Saturday, June 30, 2012

Belgium Bound!

Oh man, have you read Jon's latest post on the Stern blog yet?  I'm so jealous that he got to do a factory tour!  He gave me the COMPLETE (2+ hour) rundown of his whole trip, and it sounded pretty amazing.  He had his tape recorder with him, so get pumped, because we have A LOT of awesome content for the next couple of issues of Drop Target Zine!

Chapter 4: Penciled Page 4 - 4.45% done

Tomorrow I'm heading to Belgium to visit our old pal Max!  Readers of Drop Target Zine will remember Max from his many appearances in From Zeros to Heroes, his "Zine King" center spread from DTZ #3 and some of the cool posts he shared with us about his Dad's 1935 Par Golf and his Carcassonne Pinball Adventure.  Fear not, Dear Readers, I will keep an eye out for pinball machines during my travels, and have a write-up prepared about the European Pinball Scene upon my return!

Monday, June 4, 2012

Pinball in the Wild: Part 4 - The Musée Mecanique

The last stop I made to play pinball in the Bay Area was at the Musée Mecanique in San Francisco's Fisherman's Wharf area.  This is one of Claire's all-time favorite places to hang out.  It's got anything and everything coin-operated.  Fortune tellers, nickelodeons, player pianos, photo booths, and pinball machines!

I have been here a few times, and I quickly found their Indiana Jones, Addam's Family and Pirates of the Caribbean pinball machines, which I have played before.  I found two older machines that I don't ever remember playing here.  One was a Sing Along (Gottlieb 1967):

And the other was an Olympics (Gottlieb 1962)

I was running dangerously low on quarters, so I took a spin around the room to see if there were any other games or attractions I wanted to try before I ran out.  And that's when I found a HYPERBALL tucked in the corner (!?!)

I can't even remember where I heard about Hyperball, but I never thought I would see one that worked.  This game (designed by Steve Ritchie and manufactured by Williams in 1981) is not technically a pinball machine, because there are no flippers.  Instead you have two handles which pivot left and right to aim a small cannon at the base of the playfield.  Instead of standard 1 1/16" pinballs, it fires 3/4" balls, and a lot of them!  Maybe 50 or so?  The page says it can shoot 250 in a minute!  There are 26 targets around the playfield (A-Z) and you try to shoot your balls at whichever one is lit.

If you look closely on the left here, you can see all the balls lined up.  Crazy right?!  Sadly, I only had enough change to play two games, and I was not very good at it.  But I will be back!  Oh yes, I will be back with change to spare and then many a game of Hyperball will be played!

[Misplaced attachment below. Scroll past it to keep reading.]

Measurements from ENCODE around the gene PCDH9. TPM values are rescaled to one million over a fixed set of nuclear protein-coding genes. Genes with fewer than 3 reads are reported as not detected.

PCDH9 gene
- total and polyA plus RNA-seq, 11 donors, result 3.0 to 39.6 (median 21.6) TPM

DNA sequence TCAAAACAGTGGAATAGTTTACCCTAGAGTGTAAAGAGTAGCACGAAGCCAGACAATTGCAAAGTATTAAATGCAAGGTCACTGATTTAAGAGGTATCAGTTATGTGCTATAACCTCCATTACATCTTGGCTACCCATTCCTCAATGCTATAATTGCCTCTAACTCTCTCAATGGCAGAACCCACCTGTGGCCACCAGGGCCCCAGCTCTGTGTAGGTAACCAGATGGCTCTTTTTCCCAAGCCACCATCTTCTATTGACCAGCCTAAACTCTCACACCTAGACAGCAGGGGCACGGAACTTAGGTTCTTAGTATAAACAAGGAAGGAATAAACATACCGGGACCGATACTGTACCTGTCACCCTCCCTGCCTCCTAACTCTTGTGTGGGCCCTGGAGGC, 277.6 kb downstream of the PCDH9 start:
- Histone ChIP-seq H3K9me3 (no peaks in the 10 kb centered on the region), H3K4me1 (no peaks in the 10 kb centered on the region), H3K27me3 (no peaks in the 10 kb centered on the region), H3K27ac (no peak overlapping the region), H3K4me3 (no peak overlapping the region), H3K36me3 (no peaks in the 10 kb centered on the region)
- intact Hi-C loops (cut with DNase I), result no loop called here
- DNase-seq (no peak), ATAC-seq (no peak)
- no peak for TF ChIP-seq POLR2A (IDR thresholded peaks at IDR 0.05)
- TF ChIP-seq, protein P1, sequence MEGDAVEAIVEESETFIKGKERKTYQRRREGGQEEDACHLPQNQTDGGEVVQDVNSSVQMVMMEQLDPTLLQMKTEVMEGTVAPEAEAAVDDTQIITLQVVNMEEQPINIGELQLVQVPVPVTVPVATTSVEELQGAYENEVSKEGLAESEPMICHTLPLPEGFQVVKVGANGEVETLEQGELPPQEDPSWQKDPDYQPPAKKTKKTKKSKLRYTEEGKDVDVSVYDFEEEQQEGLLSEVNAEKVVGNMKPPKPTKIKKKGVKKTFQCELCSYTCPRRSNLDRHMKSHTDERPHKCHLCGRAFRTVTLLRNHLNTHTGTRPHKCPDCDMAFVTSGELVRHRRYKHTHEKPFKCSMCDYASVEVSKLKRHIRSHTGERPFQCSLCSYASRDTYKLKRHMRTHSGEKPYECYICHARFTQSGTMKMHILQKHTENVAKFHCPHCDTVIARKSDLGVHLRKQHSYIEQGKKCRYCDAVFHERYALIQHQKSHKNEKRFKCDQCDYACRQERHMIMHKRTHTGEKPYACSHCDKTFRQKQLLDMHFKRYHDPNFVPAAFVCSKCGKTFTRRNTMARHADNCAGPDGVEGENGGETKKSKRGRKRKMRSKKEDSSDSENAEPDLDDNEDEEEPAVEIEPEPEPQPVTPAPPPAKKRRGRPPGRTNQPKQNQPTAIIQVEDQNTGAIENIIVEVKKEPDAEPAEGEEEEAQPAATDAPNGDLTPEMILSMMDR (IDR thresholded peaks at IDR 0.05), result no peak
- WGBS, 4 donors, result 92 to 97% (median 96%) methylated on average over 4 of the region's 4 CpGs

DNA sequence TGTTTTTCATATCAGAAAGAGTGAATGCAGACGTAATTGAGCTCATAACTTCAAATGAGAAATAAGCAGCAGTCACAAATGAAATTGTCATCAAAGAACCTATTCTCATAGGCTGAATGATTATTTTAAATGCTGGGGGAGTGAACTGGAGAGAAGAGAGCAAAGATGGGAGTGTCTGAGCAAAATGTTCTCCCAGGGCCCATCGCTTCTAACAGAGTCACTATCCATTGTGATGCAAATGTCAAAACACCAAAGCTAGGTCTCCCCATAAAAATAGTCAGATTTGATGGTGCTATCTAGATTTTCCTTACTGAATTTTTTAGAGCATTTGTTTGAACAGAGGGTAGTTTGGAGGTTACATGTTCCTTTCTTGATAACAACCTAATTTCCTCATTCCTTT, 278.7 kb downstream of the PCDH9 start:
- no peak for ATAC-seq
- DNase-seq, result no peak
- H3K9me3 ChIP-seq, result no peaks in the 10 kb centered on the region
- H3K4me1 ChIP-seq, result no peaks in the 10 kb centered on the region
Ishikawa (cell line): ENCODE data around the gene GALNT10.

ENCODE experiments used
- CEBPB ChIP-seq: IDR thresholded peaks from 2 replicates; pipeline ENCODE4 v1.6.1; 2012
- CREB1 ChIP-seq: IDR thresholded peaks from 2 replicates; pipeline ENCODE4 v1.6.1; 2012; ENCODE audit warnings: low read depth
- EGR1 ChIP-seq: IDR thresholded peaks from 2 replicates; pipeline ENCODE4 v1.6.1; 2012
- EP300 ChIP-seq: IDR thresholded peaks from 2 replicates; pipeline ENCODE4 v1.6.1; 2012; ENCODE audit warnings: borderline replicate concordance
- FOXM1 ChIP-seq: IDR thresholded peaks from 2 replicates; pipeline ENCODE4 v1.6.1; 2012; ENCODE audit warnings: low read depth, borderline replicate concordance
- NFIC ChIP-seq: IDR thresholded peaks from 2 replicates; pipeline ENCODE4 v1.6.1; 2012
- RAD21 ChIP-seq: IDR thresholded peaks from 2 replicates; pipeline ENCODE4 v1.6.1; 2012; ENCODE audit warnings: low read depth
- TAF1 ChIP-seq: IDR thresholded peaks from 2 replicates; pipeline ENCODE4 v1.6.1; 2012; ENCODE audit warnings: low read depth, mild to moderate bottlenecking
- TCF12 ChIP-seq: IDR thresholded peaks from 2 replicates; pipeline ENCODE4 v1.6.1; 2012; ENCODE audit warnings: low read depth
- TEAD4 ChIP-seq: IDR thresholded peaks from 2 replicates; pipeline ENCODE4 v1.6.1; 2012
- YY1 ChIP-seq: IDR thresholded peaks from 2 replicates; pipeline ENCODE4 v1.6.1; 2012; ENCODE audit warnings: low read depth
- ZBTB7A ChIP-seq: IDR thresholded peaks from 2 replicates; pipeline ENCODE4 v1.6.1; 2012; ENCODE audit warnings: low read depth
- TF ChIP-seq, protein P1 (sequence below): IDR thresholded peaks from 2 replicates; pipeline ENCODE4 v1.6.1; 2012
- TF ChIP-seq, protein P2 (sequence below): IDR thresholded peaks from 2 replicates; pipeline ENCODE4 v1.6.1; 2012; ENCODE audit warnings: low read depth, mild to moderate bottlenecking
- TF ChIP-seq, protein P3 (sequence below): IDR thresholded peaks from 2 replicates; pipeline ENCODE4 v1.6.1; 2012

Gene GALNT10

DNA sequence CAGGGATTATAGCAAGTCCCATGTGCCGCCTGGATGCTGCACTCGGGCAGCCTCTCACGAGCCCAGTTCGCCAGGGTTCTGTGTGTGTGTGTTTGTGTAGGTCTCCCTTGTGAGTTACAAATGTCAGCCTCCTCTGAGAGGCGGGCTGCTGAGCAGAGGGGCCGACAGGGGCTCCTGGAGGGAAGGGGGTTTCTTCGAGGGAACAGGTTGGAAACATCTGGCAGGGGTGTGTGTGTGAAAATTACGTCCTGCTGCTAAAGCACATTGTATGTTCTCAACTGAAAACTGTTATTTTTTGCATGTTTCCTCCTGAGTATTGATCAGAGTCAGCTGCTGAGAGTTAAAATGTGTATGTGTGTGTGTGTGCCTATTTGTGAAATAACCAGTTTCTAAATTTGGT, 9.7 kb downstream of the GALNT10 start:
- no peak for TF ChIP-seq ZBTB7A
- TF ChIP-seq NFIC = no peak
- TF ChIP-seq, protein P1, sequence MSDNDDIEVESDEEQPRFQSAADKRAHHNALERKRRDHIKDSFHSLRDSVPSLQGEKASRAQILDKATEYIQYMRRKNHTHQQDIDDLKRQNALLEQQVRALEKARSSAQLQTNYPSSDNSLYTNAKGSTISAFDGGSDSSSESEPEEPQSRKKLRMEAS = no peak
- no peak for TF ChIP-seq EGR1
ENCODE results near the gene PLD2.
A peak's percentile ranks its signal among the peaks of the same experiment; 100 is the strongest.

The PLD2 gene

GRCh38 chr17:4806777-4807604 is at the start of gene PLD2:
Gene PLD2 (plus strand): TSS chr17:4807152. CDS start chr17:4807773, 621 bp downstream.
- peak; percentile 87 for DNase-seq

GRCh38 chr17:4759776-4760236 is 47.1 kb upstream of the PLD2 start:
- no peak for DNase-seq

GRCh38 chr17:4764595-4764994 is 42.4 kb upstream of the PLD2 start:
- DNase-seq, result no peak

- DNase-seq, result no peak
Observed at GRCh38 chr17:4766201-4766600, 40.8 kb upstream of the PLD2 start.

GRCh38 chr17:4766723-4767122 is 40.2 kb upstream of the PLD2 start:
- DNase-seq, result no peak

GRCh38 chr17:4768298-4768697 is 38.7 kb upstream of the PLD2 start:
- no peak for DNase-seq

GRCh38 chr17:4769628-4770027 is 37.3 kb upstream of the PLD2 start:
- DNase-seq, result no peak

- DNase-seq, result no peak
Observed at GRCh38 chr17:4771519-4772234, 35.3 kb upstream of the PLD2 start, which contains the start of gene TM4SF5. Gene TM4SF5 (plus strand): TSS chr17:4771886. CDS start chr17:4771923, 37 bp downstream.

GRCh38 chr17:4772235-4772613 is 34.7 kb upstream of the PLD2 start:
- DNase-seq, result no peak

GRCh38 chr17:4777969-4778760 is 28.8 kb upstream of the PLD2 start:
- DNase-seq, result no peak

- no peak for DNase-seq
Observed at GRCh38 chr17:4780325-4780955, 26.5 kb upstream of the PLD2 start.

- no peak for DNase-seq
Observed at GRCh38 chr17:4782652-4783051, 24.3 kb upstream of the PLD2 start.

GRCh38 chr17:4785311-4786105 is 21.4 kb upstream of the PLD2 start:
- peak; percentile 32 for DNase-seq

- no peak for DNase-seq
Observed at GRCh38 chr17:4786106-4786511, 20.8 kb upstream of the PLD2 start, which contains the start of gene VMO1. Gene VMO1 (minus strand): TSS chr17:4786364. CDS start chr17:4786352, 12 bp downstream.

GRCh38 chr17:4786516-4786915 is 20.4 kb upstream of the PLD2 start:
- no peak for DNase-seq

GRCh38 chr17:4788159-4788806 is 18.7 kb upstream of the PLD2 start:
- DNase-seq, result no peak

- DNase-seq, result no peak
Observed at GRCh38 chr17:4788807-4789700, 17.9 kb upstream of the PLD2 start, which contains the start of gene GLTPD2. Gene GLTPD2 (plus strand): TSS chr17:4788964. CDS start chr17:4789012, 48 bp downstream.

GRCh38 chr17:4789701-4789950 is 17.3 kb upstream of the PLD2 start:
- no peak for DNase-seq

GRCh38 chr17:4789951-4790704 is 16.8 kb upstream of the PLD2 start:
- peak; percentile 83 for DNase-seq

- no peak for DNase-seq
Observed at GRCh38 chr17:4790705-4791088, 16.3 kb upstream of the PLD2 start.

Jon and I have one last summer to play some pinball together in New England while I am at CCS teaching some of the summer workshops, and then I will be in Oakland for good starting in August.  I'll continue to let you all know what machines I find and play in my new surroundings.

Friday, June 1, 2012

Pinball in the Wild: Part 3 - The Pacific Pinball Museum!

I'm not sure The Pacific Pinball Museum counts as "in the wild" because their collection of games is carefully curated, their old woodrails have been meticulously restored and all the games are perfectly maintained.  It is without a doubt one of the great pinhalls out there, and no trip to the Bay Area is complete without visiting this fine establishment!

So I walk in the front door and the guy behind the ticket table is reading Drop Target #4!  I said to him, "I'm Alec Longstreth!  I make that zine with my buddy Jon!"  The guy (whose name I have forgotten - sorry!) asked me to sign the copy, and as I was doing so he said, "You'll never guess who's here... Keith Elwin!"  This was especially cool, because Jon and I had interviewed Keith in DTZ #4 and reviewed his Pinball 101 video.

I introduced myself to Keith and asked if I could get a photo with him, which he said was okay.  I'm glad I wasn't the only one wearing a pinball shirt at this place!

I guess there was a big pinball festival somewhere North of the Bay Area and Keith was in town for it.  I didn't have a car, so I couldn't get up there, but I still got a pinball fix at the PPM.

The cover charge is now $15, so I was determined to get my money's worth.  I play a lot of the 80s and 90s machine in the back room, and then when I started getting burned out, I moved to the quieter front room to play some older machines and read the historical info on top of each one.

When I caught back up with Claire, she was having an awesome game of Road Show.  At the end she got to enter her initials for the #2 score.  We were both kind of amazed by this.  Don't get me wrong, Claire is a pretty darn good pinball player, but #2 at the Pacific Pinball Museum?!

It turns out that it was the #2 score of the day.  A feature I didn't even know existed!  Now I want to see if I can turn that on for my Medieval Madness.  I like the idea of more people getting the thrill of entering their initials into the machine.

After hours and hours of playing these machines on free play, I dropped a few quarters into the pay machines in the lobby.  I tried the new AC-DC machine (with dropped playfield!)  It was a lot of fun.

NEXT UP: The Musée Mecanique!